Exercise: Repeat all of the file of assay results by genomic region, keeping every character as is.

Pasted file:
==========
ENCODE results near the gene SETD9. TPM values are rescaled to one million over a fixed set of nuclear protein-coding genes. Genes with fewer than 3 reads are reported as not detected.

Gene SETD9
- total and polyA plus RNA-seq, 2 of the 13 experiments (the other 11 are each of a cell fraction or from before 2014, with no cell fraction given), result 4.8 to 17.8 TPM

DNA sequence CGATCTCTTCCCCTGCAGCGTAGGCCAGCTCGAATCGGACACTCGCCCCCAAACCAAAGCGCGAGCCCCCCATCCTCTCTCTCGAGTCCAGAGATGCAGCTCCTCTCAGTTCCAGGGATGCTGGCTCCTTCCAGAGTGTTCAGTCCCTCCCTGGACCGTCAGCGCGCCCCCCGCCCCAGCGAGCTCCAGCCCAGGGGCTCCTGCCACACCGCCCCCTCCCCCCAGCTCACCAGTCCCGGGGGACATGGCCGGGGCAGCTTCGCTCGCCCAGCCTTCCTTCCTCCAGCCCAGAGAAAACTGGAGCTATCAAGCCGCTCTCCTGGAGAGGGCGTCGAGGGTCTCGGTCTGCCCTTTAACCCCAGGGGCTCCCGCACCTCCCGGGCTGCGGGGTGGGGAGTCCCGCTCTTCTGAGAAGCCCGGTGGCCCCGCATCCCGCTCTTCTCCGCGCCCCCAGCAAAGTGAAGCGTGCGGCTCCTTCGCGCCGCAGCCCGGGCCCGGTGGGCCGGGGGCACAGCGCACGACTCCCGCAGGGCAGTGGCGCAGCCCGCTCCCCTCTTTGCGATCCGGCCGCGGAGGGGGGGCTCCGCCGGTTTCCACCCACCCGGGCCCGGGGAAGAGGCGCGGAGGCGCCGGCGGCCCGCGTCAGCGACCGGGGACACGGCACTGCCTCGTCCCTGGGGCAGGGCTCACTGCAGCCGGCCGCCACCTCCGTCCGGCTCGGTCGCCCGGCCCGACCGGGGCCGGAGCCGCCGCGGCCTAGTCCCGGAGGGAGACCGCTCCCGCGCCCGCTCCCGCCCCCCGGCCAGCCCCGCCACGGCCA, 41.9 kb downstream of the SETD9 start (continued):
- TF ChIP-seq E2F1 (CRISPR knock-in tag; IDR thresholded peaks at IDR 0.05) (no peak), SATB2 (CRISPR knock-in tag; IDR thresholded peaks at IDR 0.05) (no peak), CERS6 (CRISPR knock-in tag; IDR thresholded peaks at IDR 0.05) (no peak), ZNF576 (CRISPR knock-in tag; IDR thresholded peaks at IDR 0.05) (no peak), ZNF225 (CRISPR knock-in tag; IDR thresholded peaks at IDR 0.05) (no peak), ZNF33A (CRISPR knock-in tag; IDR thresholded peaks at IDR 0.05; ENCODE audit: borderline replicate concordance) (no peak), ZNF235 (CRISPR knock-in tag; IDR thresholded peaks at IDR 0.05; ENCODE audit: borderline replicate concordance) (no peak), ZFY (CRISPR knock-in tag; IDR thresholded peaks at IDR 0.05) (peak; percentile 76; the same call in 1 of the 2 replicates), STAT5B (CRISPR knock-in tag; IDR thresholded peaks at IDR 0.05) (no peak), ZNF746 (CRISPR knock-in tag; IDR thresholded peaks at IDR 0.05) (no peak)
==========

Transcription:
ENCODE results near the gene SETD9. TPM values are rescaled to one million over a fixed set of nuclear protein-coding genes. Genes with fewer than 3 reads are reported as not detected.

Gene SETD9
- total and polyA plus RNA-seq, 2 of the 13 experiments (the other 11 are each of a cell fraction or from before 2014, with no cell fraction given), result 4.8 to 17.8 TPM

DNA sequence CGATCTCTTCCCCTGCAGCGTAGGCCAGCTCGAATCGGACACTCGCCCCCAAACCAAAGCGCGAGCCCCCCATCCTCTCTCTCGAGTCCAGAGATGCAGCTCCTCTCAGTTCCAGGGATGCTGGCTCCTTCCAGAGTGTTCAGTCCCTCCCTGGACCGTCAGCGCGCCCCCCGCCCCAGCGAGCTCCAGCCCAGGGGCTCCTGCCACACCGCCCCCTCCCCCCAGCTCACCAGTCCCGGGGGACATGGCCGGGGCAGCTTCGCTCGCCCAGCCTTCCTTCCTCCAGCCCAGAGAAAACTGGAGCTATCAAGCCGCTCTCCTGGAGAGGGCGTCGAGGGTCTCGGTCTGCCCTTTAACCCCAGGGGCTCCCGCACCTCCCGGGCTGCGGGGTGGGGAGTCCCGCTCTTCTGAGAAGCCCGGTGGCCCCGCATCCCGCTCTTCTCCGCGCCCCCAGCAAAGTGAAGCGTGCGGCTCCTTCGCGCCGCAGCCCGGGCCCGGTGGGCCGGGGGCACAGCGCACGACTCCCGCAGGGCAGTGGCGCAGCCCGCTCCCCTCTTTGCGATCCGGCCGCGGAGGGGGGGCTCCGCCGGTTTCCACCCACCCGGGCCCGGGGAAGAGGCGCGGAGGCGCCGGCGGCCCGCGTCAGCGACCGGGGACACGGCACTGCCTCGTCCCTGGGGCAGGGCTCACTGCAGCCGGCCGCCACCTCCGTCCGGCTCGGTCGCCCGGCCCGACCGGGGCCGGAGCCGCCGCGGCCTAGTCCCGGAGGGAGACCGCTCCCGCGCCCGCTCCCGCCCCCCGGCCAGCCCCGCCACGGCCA, 41.9 kb downstream of the SETD9 start (continued):
- TF ChIP-seq E2F1 (CRISPR knock-in tag; IDR thresholded peaks at IDR 0.05) (no peak), SATB2 (CRISPR knock-in tag; IDR thresholded peaks at IDR 0.05) (no peak), CERS6 (CRISPR knock-in tag; IDR thresholded peaks at IDR 0.05) (no peak), ZNF576 (CRISPR knock-in tag; IDR thresholded peaks at IDR 0.05) (no peak), ZNF225 (CRISPR knock-in tag; IDR thresholded peaks at IDR 0.05) (no peak), ZNF33A (CRISPR knock-in tag; IDR thresholded peaks at IDR 0.05; ENCODE audit: borderline replicate concordance) (no peak), ZNF235 (CRISPR knock-in tag; IDR thresholded peaks at IDR 0.05; ENCODE audit: borderline replicate concordance) (no peak), ZFY (CRISPR knock-in tag; IDR thresholded peaks at IDR 0.05) (peak; percentile 76; the same call in 1 of the 2 replicates), STAT5B (CRISPR knock-in tag; IDR thresholded peaks at IDR 0.05) (no peak), ZNF746 (CRISPR knock-in tag; IDR thresholded peaks at IDR 0.05) (no peak)